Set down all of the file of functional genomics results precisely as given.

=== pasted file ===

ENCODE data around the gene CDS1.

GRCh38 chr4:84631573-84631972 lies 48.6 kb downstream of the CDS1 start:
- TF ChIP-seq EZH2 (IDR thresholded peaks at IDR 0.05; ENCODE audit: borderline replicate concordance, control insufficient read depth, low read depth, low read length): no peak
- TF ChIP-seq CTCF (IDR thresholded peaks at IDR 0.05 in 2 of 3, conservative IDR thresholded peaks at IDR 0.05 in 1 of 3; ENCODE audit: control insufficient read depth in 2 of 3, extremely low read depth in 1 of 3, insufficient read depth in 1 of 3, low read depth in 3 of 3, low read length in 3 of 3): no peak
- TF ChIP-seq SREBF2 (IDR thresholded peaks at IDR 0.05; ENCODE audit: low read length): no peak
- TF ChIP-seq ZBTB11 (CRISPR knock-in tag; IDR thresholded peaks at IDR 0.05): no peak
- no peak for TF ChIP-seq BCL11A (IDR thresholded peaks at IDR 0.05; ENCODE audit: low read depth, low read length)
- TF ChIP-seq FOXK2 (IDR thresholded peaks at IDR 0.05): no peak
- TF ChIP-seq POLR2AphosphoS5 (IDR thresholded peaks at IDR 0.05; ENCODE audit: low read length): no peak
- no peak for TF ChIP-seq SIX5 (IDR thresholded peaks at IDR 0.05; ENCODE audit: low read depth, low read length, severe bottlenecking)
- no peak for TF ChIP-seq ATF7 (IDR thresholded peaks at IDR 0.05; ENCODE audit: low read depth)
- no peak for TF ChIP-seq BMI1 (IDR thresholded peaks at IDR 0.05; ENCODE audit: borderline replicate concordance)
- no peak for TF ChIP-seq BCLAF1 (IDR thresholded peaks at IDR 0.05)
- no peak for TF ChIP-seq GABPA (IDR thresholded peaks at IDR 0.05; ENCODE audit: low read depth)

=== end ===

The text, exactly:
ENCODE data around the gene CDS1.

GRCh38 chr4:84631573-84631972 lies 48.6 kb downstream of the CDS1 start:
- TF ChIP-seq EZH2 (IDR thresholded peaks at IDR 0.05; ENCODE audit: borderline replicate concordance, control insufficient read depth, low read depth, low read length): no peak
- TF ChIP-seq CTCF (IDR thresholded peaks at IDR 0.05 in 2 of 3, conservative IDR thresholded peaks at IDR 0.05 in 1 of 3; ENCODE audit: control insufficient read depth in 2 of 3, extremely low read depth in 1 of 3, insufficient read depth in 1 of 3, low read depth in 3 of 3, low read length in 3 of 3): no peak
- TF ChIP-seq SREBF2 (IDR thresholded peaks at IDR 0.05; ENCODE audit: low read length): no peak
- TF ChIP-seq ZBTB11 (CRISPR knock-in tag; IDR thresholded peaks at IDR 0.05): no peak
- no peak for TF ChIP-seq BCL11A (IDR thresholded peaks at IDR 0.05; ENCODE audit: low read depth, low read length)
- TF ChIP-seq FOXK2 (IDR thresholded peaks at IDR 0.05): no peak
- TF ChIP-seq POLR2AphosphoS5 (IDR thresholded peaks at IDR 0.05; ENCODE audit: low read length): no peak
- no peak for TF ChIP-seq SIX5 (IDR thresholded peaks at IDR 0.05; ENCODE audit: low read depth, low read length, severe bottlenecking)
- no peak for TF ChIP-seq ATF7 (IDR thresholded peaks at IDR 0.05; ENCODE audit: low read depth)
- no peak for TF ChIP-seq BMI1 (IDR thresholded peaks at IDR 0.05; ENCODE audit: borderline replicate concordance)
- no peak for TF ChIP-seq BCLAF1 (IDR thresholded peaks at IDR 0.05)
- no peak for TF ChIP-seq GABPA (IDR thresholded peaks at IDR 0.05; ENCODE audit: low read depth)